The launch of ARMS is an odd moment. After Nintendo Directs, trailers, two Global testpunches and even an official tournament, the game case sitting on shop shelves felt like just another step in a long process. By the same token, we already know the game being played now won’t be the game people are playing in a year’s time. Nintendo have promised rolling updates with characters, maps, features and tweaks.
All that being said, this is the cartridge people are being asked to spend £50 and it’s worth talking about. At its core, ARMS is a fighting game. It uses the alphabet familiar to players of the genre – a triangle of attack/ block/ grab, light medium and heavy moves, spacing and pacing and facing – but translates it into something very different.
With an over-the-shoulder third person perspective and the eponymous extendable arms, the fights aren’t quite like anything else. At range, they can feel more like a slow-paced shooter, while up close the more traditional fighting mechanics are obvious. When additional fighters are thrown into the mix, it’s difficult not to be reminded of Dark Souls PVP or For Honour.
The game can be played, as was initially shown, like an expansion of Wii Sports’ boxing. The two Joy Con act as surrogates for punching fists, and can be steered like a tank to manoeuvre characters. Alternately, a single Joy Con, two in a grip or a Pro Controller can be used in a more traditional configuration, movement on the analogue stick and attacks mapped to buttons.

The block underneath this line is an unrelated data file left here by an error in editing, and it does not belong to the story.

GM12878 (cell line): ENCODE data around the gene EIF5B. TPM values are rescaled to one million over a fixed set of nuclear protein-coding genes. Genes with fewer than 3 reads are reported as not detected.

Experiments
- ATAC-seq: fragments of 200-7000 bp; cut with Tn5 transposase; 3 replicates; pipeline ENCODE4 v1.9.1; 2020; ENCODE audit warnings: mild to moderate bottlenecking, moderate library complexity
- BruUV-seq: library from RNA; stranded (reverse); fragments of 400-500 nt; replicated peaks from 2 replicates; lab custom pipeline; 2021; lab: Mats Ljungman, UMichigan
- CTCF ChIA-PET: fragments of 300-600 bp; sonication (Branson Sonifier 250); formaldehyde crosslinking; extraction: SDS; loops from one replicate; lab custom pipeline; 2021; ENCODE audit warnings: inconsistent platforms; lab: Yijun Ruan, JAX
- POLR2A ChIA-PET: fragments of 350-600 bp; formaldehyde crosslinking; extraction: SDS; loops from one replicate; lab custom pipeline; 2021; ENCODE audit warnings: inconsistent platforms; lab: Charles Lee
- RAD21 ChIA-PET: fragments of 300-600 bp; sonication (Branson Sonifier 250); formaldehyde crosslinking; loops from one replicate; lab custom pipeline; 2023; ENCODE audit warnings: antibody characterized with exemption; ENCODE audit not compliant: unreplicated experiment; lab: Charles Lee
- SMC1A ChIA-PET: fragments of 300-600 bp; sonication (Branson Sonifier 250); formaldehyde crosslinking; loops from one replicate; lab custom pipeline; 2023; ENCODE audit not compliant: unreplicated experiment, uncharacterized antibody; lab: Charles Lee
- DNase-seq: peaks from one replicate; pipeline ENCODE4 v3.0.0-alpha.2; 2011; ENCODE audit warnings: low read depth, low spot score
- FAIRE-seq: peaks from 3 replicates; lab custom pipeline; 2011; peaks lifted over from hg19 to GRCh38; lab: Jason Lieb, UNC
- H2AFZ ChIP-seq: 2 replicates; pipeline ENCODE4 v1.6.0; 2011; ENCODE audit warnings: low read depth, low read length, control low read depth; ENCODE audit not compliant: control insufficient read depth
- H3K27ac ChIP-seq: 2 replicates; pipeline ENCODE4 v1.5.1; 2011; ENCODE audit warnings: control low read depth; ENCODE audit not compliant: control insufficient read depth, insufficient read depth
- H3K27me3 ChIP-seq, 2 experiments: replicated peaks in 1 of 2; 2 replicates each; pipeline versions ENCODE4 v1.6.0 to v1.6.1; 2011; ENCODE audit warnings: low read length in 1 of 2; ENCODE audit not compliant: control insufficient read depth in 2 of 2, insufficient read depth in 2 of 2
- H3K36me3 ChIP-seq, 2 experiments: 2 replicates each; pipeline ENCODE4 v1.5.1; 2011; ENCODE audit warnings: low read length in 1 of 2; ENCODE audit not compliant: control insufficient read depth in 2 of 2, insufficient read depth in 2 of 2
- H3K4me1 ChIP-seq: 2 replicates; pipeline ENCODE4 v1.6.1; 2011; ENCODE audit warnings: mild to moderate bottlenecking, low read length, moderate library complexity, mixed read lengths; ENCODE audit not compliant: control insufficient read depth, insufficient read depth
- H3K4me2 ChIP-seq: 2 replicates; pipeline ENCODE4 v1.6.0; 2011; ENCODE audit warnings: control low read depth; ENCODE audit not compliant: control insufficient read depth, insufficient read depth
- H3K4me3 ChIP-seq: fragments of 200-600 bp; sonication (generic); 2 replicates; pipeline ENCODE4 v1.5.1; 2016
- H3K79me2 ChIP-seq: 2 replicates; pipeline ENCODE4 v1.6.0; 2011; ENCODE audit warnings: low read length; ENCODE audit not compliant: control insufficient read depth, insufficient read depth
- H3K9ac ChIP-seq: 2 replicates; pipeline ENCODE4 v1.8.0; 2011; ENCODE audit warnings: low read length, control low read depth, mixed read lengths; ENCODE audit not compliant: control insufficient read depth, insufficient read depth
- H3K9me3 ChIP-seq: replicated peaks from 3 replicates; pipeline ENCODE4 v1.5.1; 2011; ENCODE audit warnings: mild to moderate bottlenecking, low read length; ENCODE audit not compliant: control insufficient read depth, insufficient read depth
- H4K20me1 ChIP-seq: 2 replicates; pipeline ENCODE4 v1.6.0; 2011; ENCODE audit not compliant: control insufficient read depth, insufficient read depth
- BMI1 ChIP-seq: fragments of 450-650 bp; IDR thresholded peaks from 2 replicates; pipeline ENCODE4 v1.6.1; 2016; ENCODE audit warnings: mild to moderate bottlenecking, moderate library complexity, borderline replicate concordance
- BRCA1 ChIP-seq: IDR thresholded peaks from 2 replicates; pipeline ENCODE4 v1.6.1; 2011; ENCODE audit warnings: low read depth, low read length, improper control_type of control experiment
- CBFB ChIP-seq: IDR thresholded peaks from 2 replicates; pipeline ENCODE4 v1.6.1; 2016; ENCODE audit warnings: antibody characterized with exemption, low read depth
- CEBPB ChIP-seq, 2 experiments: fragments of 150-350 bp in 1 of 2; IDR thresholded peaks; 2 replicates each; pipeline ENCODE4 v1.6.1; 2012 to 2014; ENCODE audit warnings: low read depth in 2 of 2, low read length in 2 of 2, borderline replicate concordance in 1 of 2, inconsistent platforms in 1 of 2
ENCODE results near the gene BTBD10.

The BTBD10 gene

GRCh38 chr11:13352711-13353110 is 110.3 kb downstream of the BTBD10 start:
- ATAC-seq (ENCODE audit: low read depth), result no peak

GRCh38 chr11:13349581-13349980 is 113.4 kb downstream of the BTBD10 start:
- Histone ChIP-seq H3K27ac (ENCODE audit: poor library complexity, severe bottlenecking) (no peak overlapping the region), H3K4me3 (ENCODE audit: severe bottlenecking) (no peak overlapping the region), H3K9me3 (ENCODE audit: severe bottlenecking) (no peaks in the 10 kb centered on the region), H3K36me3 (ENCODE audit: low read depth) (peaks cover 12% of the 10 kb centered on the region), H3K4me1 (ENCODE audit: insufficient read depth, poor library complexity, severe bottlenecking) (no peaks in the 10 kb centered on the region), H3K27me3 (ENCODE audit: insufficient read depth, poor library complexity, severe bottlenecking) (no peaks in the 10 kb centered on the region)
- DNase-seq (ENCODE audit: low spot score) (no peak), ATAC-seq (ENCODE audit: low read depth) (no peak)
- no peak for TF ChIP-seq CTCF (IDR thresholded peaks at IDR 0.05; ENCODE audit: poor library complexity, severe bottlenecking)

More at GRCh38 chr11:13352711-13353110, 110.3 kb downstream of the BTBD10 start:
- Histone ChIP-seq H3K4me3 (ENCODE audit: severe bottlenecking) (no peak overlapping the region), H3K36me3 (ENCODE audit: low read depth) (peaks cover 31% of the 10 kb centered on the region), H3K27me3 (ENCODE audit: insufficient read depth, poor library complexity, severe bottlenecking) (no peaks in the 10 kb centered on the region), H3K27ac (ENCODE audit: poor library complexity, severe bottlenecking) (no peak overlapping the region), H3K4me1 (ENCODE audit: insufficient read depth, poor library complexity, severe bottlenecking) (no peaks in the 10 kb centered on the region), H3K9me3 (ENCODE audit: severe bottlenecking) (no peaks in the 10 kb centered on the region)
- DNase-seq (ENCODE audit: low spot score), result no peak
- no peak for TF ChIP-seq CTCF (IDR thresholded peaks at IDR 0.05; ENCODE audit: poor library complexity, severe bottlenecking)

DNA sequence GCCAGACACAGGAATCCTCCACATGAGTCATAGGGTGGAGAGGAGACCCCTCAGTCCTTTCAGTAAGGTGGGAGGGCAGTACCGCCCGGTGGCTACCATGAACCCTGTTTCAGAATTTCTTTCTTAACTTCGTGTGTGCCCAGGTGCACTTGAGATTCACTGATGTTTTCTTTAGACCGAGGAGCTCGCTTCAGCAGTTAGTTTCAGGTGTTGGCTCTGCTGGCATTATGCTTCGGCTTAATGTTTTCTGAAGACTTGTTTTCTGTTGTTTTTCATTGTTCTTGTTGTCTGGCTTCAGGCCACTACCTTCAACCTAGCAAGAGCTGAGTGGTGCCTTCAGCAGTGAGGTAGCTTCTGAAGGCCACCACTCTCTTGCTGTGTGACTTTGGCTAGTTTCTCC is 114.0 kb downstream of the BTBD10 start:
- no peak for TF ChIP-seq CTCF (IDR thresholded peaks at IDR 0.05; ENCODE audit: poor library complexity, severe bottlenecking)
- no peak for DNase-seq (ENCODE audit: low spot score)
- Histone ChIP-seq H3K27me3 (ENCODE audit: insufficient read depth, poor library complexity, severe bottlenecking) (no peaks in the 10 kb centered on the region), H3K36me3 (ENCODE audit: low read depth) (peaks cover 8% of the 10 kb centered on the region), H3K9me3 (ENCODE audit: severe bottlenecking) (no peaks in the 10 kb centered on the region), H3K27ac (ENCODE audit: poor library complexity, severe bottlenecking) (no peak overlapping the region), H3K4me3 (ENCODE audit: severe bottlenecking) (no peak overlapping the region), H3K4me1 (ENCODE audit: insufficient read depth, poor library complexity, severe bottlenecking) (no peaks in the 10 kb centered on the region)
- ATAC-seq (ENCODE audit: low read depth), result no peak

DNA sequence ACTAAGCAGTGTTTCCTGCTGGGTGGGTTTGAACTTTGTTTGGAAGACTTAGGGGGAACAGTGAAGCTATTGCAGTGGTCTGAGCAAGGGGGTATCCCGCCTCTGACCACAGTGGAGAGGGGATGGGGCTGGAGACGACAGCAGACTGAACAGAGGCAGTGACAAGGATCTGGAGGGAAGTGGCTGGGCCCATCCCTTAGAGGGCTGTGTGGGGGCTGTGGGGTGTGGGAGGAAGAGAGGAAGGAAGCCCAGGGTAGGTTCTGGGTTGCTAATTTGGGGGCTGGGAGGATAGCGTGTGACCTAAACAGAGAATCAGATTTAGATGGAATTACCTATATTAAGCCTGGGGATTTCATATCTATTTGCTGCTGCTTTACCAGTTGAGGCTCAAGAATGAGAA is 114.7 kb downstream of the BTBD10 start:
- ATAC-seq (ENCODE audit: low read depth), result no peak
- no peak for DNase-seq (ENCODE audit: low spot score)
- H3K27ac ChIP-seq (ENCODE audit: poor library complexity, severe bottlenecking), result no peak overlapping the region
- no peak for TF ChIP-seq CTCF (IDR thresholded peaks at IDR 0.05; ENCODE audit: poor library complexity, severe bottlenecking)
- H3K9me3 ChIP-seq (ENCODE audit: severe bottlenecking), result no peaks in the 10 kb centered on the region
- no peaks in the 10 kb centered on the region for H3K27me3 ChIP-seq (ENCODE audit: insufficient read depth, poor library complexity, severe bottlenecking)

While the motion controls do allow for more intuitive control for punches, they are anything but intuitive for traversal. Pad controls are the inverse. Punching with buttons is obviously familiar, but in that moment after a punch movement control is swapped for a brief after-steer. This is an odd feeling initially, and marks ARMS as a more tactical game, where throwing punches without caution is never recommended.
The controls are as slick as Nintendo fans might expect. That said, there are a few niggles. With pad controls, blocking is mapped to pressing in the left stick. This often just doesn't feel as reliable as a trigger or button. On the other side, an option to move with the stick while using motion punches would be welcome. Nothing game-breaking, but something is left to be desired. Hopefully some more control options will be patched in at a later date.
Without complex combos or inputs, players very quickly move onto the interesting parts of fighting games. ARMS is about timing attacks and blocks, reading the other player and positioning oneself. Early on, jumping a lot and overdoing the grab attack can afford cheap wins. As a player learns to follow a hopping opponent and time punches to intercept grab attacks or punish careless landings, other aspects come to the fore. Dodging is essential, as is knowing where both your arms are so as to be able to throw out a defensive punch or pull into a block.